Wednesday, February 24, 2010

A Redemptive Story of Shame (Part 2)

The small statue arrived in a card board box, surrounded by a soft coating of bubble-wrap and protected by layers of Styrofoam popcorn. She is special - a treasured possession. The figure is bronze in coloring and in the shape of a woman, curled up in a ball, arms wrapped tightly around her knee with her head cast down.

The feel of a card board box was familiar to her. The last time she was surrounded by cardboard, she was tossed in to a box with other rejected items, thrown together and delivered to a place that she did not know – a garage sale. She was unwanted, discarded and of no use to the previous owner. It appeared that she had no value other than what could be gleaned from the sale.

This time she arrived in a box marked “FRAGILE: Handle with Care,” for not only is she fragile and special, she is being used for a purpose.


Months ago, my friend and I spotted her on a table at the garage sale. Upon seeing her we sighed, “shame” and bought her immediately. We saw value in her -- we saw ourselves in her. She depicted shame, sorrow, pain and loneliness – a part of us that we learned (and were learning) to realize, embrace, and grow from. She is the “shape of shame” with a redemptive story. (For more about "shame," see "The Shape of Shame").

My friend placed the statue in her counseling office. One day, a client came to visit. The client noticed the statue and asked, “Where did you find that?” My friend explained the story of the statue -- the shape of shame -- and the client (a decorator) realized that she had discarded a treasure. At one time, she decorated the home of a family and they decided that the statue did not fit the “new” decor. It was – she was – discarded. This time when the client saw the statue, it had a new value to her as she began to realize her own story of shame and a desire grew in her to look at her own shame and be changed.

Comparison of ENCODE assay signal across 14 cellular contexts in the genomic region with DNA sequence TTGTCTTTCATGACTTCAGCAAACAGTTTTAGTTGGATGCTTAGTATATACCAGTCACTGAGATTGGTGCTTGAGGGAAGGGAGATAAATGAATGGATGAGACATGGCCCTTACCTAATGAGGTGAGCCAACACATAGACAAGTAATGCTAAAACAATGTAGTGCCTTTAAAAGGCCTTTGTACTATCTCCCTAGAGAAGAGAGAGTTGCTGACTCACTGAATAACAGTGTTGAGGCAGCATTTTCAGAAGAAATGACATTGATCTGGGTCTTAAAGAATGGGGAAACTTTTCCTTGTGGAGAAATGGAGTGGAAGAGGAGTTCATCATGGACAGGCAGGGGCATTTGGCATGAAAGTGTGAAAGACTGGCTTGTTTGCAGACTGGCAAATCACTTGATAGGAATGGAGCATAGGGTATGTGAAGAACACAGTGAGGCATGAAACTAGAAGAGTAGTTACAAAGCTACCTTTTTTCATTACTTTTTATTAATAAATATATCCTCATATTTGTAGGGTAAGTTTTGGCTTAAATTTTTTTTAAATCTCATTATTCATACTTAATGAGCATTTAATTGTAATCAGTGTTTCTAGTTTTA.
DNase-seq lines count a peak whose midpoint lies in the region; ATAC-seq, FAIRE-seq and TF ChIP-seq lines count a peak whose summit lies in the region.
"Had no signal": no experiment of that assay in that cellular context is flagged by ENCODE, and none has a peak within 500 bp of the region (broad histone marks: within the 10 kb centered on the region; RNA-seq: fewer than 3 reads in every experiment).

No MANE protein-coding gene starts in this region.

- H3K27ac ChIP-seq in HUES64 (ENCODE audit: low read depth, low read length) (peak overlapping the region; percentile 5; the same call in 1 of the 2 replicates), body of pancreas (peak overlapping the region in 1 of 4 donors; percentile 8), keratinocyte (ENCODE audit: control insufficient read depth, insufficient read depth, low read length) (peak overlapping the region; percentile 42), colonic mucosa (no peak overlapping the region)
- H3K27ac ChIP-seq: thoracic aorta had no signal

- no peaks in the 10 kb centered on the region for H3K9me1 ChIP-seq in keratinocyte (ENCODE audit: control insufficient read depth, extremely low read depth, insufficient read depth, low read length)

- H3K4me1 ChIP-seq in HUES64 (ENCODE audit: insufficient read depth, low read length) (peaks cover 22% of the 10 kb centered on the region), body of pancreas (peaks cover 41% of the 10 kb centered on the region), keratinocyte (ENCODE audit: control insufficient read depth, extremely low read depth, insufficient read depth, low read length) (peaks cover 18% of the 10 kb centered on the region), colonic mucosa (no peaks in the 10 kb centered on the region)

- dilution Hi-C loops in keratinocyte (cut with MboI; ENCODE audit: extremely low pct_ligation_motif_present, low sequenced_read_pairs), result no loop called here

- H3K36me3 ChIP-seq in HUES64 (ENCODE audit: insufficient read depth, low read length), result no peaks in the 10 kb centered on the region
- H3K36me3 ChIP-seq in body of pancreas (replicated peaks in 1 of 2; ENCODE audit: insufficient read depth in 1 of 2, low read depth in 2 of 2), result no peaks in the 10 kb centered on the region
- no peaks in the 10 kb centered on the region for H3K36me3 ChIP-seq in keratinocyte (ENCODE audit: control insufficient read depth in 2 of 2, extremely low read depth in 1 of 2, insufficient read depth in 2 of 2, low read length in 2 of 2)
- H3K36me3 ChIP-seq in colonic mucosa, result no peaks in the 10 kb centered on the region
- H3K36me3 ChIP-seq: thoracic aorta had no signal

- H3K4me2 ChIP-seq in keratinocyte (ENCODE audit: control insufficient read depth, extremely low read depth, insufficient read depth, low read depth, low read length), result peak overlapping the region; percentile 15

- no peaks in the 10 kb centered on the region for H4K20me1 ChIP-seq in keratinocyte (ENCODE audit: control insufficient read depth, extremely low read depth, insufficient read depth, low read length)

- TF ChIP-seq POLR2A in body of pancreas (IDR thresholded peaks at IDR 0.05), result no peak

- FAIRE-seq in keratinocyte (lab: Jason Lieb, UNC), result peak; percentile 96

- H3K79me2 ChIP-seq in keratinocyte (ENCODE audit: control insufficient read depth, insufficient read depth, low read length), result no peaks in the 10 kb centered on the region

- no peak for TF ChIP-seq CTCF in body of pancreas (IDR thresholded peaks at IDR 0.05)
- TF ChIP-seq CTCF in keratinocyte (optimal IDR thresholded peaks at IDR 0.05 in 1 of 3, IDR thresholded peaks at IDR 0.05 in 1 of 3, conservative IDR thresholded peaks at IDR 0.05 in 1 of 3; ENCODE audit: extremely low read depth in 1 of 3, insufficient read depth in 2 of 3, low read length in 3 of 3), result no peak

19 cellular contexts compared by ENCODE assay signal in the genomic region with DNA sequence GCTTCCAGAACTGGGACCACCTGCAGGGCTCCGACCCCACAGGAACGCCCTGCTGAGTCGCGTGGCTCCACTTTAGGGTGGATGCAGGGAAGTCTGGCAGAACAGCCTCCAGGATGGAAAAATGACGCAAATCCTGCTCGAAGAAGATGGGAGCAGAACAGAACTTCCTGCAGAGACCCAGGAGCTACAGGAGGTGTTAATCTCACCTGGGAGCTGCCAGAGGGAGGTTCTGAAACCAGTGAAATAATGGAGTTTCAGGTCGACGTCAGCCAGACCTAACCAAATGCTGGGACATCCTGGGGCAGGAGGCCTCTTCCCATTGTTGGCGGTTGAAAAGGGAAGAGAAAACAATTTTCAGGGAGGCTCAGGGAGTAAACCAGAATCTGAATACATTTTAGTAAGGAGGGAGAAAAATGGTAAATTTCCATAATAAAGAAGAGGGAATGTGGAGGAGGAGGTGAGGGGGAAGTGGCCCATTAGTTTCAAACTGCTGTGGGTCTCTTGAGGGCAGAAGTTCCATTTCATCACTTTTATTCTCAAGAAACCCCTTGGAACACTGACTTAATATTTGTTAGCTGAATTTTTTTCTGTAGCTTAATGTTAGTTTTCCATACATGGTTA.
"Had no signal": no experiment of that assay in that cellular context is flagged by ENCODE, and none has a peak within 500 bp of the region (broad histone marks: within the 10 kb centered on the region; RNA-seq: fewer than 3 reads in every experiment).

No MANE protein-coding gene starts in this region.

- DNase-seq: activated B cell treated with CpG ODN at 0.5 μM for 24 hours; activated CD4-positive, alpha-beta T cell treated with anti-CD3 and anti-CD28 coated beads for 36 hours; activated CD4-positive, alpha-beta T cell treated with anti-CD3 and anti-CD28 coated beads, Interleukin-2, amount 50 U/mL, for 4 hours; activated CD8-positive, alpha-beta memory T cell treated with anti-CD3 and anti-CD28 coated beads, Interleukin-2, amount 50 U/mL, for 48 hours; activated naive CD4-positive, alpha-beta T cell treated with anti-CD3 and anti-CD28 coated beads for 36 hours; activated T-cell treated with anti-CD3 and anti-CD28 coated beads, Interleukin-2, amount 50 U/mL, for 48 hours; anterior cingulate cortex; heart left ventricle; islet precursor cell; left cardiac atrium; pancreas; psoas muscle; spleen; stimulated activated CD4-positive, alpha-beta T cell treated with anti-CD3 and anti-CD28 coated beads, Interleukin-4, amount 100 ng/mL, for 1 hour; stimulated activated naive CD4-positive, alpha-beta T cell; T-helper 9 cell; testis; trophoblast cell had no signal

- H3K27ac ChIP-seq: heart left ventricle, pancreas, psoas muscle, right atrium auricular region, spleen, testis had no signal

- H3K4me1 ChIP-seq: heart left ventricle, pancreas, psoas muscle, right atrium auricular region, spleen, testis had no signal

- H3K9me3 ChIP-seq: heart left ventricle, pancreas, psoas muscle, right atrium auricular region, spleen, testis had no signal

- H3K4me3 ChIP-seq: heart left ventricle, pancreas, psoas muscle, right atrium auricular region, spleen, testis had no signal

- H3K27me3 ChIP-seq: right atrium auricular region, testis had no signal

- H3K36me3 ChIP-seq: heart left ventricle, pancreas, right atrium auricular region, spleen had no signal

I sent for the statue one day. That is when she arrived in the box marked “FRAGILE.” I used it when speaking to hurting women, reminding them of the loving-kindness of Jesus, Who is the lifter of their heads – not the deliverer of shame. She sits on my desk, right now, as a reminder to me of the same truth.

Dear reader, perhaps you feel discarded today. Maybe your story is one of being cast out, not wanted rejected. It is a very lonely and vulnerable place to be, but take heart God is at work. You are special and He has a purpose. He does redemptive work in the lives of the ones He loves, and who love Him. He takes that which is painful and He brings life from it. We may struggle and wonder, “Could it be true?” Sometimes it is scary as we do not know what the result will look like. However, God is faithful and He desires to take those painful places in our lives, heal them and bring purpose out of them.

The statue, even though just a statue, is a reminder to me that God can and will take the lives of those who feel discarded, hurt and lonely, and deliver them, when they surrender their lives to His will and trust Him for all aspects of their lives. This statue is made by human hands, but we are formed by the Hands of God, and in continuing to hold us, He brings about change and beauty. We may not know exactly what it will look like, but we can trust that He is faithful.

Soon, I will place the little statue carefully into the cardboard box and send her back to my friend, but for now I am enjoying her presence as a reminder of the One Who delivers, redeems and loves unfailingly (Psalm 44:2).


1 comment:

Anonymous said...

Brilliant blog, I hadn't come across unfailinglyloved.blogspot.com previously in my searches!
Keep up the excellent work!

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